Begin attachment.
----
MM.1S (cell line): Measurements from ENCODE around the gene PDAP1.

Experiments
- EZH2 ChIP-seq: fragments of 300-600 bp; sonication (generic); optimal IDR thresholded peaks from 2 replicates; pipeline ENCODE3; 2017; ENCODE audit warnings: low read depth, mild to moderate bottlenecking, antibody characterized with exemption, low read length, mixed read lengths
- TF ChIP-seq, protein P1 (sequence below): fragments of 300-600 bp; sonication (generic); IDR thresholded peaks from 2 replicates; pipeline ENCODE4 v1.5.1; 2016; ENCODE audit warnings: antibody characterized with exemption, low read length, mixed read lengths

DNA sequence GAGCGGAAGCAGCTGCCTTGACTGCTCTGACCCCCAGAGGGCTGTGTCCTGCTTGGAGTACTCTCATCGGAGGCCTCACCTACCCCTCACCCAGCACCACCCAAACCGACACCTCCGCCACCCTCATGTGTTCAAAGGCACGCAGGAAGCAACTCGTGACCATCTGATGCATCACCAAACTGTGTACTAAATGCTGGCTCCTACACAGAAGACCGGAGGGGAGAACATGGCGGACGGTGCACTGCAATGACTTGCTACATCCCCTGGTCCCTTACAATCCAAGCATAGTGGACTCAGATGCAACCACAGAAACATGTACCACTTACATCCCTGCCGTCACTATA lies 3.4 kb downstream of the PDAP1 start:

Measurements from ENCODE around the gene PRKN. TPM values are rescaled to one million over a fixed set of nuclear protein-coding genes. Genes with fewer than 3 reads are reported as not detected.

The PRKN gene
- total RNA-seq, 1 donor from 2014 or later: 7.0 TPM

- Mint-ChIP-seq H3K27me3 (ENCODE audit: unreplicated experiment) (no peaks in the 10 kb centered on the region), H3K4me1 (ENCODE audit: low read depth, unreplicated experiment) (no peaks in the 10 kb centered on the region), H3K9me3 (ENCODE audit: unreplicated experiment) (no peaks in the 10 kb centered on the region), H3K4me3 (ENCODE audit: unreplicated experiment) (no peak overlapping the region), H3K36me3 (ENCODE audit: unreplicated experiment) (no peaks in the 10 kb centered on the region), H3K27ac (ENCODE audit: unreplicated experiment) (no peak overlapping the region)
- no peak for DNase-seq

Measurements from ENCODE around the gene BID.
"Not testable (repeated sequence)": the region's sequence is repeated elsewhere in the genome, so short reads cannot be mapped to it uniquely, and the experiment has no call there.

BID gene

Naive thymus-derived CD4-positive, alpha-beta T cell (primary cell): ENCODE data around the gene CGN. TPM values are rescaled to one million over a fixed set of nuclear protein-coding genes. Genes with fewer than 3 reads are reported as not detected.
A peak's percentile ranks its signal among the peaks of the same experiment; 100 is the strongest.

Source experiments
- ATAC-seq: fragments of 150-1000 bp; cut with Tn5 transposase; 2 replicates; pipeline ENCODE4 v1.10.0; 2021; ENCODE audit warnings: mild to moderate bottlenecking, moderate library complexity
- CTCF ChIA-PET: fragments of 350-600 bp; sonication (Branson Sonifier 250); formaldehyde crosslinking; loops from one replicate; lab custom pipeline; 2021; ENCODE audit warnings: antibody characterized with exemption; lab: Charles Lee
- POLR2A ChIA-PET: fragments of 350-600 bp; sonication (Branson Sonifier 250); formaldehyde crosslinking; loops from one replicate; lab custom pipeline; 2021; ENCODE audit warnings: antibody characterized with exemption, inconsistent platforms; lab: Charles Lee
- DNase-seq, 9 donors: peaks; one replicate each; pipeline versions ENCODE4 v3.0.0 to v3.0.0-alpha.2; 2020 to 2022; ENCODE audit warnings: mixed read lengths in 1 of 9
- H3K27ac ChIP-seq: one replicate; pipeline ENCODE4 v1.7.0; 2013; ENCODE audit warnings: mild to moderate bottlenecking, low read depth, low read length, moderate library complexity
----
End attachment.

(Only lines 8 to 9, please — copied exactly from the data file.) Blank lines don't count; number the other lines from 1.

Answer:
- total RNA-seq, 1 donor from 2014 or later: 7.0 TPM

- Mint-ChIP-seq H3K27me3 (ENCODE audit: unreplicated experiment) (no peaks in the 10 kb centered on the region), H3K4me1 (ENCODE audit: low read depth, unreplicated experiment) (no peaks in the 10 kb centered on the region), H3K9me3 (ENCODE audit: unreplicated experiment) (no peaks in the 10 kb centered on the region), H3K4me3 (ENCODE audit: unreplicated experiment) (no peak overlapping the region), H3K36me3 (ENCODE audit: unreplicated experiment) (no peaks in the 10 kb centered on the region), H3K27ac (ENCODE audit: unreplicated experiment) (no peak overlapping the region)